It fell by 26 points among non-elementary graduates, at 27 percent from 53 percent.

The survey has sampling error margins of plus or minus three percentage points for national percentages.

Palace downplays SWS poll

Malacañang yesterday downplayed the results of the SWS poll. Presidential spokesman Harry Roque said the survey results could be attributed to the wearing off of election euphoria, which he said happens a year after a president assumes office.

“We find nothing unusual in the drop of those who expect that he would fulfill his promises as the euphoria of the elections normally wears off after a year in office and people become more realistic on what the government can deliver. This has been the trend in previous administrations,” Roque said in a statement.

“What matters is Filipinos remain satisfied when they gave the current administration a ‘very good’ overall performance rating at +58, as reflected in the same survey,” he added.

Roque said the Duterte administration would continue to perform its duties regardless of survey results.

“The President and members of his Cabinet would continue to work hard in bringing comfortable life for all where citizens feel safe and secure under a trustworthy government,” he said.

Phl’s low score in corruption control

Malacañang is also optimistic that the Philippines’ scores in the Millennium Challenge Corp. (MCC) scorecard will improve because of the Duterte administration’s reforms.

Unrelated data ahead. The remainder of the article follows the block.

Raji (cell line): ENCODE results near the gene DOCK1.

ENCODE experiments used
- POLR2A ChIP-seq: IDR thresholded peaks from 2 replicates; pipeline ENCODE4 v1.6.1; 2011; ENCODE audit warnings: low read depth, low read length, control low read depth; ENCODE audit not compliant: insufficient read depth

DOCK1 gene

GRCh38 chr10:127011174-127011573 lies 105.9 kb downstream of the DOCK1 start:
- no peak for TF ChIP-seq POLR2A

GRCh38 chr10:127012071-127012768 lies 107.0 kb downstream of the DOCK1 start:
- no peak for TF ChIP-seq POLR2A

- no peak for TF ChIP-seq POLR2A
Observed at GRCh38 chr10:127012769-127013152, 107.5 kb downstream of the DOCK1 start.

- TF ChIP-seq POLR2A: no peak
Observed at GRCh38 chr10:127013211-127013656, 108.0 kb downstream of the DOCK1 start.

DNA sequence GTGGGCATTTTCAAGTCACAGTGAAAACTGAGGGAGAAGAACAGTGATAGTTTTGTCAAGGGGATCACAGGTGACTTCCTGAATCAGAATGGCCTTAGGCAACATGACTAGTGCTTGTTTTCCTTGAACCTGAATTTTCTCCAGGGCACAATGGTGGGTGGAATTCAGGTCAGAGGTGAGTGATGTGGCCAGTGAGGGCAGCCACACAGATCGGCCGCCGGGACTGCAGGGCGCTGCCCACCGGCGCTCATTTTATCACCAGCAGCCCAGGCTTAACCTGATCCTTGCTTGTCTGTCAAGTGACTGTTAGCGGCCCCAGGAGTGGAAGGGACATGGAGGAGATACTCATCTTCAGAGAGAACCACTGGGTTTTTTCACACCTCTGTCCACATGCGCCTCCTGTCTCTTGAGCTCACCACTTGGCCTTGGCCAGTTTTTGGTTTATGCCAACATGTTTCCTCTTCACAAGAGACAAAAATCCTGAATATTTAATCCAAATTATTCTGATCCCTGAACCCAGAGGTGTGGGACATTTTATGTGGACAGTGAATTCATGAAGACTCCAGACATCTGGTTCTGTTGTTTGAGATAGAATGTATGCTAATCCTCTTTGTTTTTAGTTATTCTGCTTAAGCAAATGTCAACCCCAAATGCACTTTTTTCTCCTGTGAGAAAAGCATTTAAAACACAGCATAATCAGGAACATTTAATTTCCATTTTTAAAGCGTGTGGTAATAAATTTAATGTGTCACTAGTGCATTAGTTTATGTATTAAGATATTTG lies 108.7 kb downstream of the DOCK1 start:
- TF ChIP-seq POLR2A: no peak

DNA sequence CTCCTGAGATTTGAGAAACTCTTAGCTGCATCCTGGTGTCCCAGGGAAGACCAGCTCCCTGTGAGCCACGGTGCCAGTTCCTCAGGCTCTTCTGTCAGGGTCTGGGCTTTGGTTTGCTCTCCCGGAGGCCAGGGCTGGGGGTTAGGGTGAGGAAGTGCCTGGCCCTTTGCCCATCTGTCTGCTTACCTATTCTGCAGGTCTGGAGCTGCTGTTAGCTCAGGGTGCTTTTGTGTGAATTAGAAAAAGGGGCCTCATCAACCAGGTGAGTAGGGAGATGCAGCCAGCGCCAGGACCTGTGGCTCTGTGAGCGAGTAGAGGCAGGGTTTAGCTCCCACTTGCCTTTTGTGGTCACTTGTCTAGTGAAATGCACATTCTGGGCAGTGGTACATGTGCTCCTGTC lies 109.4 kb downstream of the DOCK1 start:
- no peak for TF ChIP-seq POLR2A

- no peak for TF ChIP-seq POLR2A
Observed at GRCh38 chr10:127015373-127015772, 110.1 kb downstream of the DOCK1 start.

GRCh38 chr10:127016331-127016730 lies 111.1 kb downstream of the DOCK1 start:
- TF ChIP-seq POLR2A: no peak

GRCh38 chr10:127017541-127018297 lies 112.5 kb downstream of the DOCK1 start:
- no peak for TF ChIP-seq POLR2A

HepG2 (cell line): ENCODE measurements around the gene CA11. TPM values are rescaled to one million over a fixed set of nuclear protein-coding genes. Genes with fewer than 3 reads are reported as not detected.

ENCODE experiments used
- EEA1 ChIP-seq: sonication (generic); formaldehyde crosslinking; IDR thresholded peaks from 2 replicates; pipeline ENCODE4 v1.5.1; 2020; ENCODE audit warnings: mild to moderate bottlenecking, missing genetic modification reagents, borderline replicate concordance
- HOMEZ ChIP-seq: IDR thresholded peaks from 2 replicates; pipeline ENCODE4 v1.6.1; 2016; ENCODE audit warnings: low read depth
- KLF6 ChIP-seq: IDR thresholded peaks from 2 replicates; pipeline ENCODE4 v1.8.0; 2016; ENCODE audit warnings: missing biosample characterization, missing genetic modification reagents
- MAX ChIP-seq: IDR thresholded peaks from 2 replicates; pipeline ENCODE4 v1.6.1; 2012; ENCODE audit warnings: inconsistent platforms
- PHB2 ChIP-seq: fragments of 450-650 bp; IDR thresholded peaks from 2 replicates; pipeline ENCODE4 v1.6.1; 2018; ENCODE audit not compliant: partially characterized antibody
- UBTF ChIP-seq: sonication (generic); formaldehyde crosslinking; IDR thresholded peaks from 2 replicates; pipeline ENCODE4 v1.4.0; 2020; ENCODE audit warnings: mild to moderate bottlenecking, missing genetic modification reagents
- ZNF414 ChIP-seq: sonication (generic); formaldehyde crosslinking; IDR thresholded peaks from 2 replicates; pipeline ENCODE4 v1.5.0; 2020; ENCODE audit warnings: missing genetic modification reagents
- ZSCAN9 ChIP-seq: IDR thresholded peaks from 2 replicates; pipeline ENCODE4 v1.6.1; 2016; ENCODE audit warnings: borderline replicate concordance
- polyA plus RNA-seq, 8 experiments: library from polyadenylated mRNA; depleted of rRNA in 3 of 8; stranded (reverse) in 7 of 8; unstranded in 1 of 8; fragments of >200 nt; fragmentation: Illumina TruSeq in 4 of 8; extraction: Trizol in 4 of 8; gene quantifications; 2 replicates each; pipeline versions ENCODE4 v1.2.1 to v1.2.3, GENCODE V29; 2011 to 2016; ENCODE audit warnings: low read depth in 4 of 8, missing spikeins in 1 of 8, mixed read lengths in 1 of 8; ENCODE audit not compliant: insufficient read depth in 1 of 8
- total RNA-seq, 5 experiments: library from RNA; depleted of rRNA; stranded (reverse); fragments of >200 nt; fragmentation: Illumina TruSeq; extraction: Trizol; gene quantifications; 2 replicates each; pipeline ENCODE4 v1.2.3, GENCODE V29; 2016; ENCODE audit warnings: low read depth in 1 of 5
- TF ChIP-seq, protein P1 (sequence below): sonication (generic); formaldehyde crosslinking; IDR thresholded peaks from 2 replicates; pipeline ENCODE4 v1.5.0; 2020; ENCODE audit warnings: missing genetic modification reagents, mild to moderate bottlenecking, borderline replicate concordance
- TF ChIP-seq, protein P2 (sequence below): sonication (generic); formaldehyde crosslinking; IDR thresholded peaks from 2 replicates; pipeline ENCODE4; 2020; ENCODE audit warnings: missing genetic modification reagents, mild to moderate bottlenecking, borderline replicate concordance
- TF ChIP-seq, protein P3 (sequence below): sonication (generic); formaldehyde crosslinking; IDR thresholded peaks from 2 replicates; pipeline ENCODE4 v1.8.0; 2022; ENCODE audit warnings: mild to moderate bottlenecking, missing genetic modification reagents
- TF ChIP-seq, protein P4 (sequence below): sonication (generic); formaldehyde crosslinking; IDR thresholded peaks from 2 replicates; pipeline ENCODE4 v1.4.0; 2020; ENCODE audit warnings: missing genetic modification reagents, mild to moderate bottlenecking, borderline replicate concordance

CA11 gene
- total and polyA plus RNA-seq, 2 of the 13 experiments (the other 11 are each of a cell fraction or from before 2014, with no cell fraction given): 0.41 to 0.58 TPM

The Philippines got low scores in terms of controlling corruption and ensuring rule of law in the MCC scorecard for fiscal year 2018.

Its percentile ranking in the low income group category was 50 percent in control of corruption with a score of zero and 47 percent in rule of law with -0.01.

The Philippines did not meet the performance standard in the two categories as well as those in gender in the economy, access to credit and business start-up.

But the country met the standard in political rights, civil liberties, government effectiveness, freedom of information, fiscal policy, regulatory quality, trade policy, and land rights and access.

Roque believes the Philippines’ scores will improve because of administration’s strong stance against corruption.

“I’m sure this year, you will see, there will be a reversal in the survey results because the President fired even his close allies (who were accused of corruption),” Roque told radio station dwFM yesterday.

“The President has zero tolerance for corruption. Mere perception that you are corrupt and you will get kicked out,” he added.

Roque said the President is determined to implement the Anti-Graft And Corruption Practices Law.

He also claimed that the MCC scorecard was based on old data.

“It was based on a survey in 2016. The President had been in office for just half a year,” Roque said. “I do not believe that there is a perception that corruption worsened under the President.”

Roque said Filipinos are still affected by the supposed failures of the previous administration such as the train system woes.

With Alexis Romero